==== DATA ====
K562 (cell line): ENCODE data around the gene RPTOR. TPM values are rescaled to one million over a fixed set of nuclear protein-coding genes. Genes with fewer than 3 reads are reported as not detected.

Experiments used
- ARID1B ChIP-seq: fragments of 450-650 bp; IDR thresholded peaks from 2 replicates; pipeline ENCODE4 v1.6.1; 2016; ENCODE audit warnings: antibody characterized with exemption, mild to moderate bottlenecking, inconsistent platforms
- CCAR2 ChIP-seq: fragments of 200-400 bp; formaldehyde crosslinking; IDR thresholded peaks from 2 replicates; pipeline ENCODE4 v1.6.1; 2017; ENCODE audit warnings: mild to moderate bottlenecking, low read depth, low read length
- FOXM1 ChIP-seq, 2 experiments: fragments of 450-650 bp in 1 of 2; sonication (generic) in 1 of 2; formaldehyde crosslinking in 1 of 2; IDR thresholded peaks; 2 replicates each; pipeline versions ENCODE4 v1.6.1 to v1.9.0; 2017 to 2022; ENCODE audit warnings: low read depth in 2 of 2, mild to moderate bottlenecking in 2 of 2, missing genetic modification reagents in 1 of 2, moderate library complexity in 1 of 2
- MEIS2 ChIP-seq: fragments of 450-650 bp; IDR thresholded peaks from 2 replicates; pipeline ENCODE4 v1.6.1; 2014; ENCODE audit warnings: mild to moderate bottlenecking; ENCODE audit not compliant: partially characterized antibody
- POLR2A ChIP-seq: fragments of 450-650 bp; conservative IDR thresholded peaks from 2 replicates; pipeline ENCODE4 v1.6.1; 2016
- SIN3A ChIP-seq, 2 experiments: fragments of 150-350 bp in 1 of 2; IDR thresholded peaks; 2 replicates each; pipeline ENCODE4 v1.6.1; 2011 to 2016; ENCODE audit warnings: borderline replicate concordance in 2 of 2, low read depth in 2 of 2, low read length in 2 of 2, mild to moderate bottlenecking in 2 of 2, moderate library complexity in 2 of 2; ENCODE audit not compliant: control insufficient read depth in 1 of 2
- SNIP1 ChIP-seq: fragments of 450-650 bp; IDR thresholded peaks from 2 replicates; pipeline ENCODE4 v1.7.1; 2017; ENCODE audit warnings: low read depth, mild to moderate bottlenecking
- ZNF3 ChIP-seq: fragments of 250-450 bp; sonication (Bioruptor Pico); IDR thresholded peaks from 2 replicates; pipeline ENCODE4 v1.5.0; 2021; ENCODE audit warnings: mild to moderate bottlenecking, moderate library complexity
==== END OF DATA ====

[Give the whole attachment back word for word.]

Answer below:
K562 (cell line): ENCODE data around the gene RPTOR. TPM values are rescaled to one million over a fixed set of nuclear protein-coding genes. Genes with fewer than 3 reads are reported as not detected.

Experiments used
- ARID1B ChIP-seq: fragments of 450-650 bp; IDR thresholded peaks from 2 replicates; pipeline ENCODE4 v1.6.1; 2016; ENCODE audit warnings: antibody characterized with exemption, mild to moderate bottlenecking, inconsistent platforms
- CCAR2 ChIP-seq: fragments of 200-400 bp; formaldehyde crosslinking; IDR thresholded peaks from 2 replicates; pipeline ENCODE4 v1.6.1; 2017; ENCODE audit warnings: mild to moderate bottlenecking, low read depth, low read length
- FOXM1 ChIP-seq, 2 experiments: fragments of 450-650 bp in 1 of 2; sonication (generic) in 1 of 2; formaldehyde crosslinking in 1 of 2; IDR thresholded peaks; 2 replicates each; pipeline versions ENCODE4 v1.6.1 to v1.9.0; 2017 to 2022; ENCODE audit warnings: low read depth in 2 of 2, mild to moderate bottlenecking in 2 of 2, missing genetic modification reagents in 1 of 2, moderate library complexity in 1 of 2
- MEIS2 ChIP-seq: fragments of 450-650 bp; IDR thresholded peaks from 2 replicates; pipeline ENCODE4 v1.6.1; 2014; ENCODE audit warnings: mild to moderate bottlenecking; ENCODE audit not compliant: partially characterized antibody
- POLR2A ChIP-seq: fragments of 450-650 bp; conservative IDR thresholded peaks from 2 replicates; pipeline ENCODE4 v1.6.1; 2016
- SIN3A ChIP-seq, 2 experiments: fragments of 150-350 bp in 1 of 2; IDR thresholded peaks; 2 replicates each; pipeline ENCODE4 v1.6.1; 2011 to 2016; ENCODE audit warnings: borderline replicate concordance in 2 of 2, low read depth in 2 of 2, low read length in 2 of 2, mild to moderate bottlenecking in 2 of 2, moderate library complexity in 2 of 2; ENCODE audit not compliant: control insufficient read depth in 1 of 2
- SNIP1 ChIP-seq: fragments of 450-650 bp; IDR thresholded peaks from 2 replicates; pipeline ENCODE4 v1.7.1; 2017; ENCODE audit warnings: low read depth, mild to moderate bottlenecking
- ZNF3 ChIP-seq: fragments of 250-450 bp; sonication (Bioruptor Pico); IDR thresholded peaks from 2 replicates; pipeline ENCODE4 v1.5.0; 2021; ENCODE audit warnings: mild to moderate bottlenecking, moderate library complexity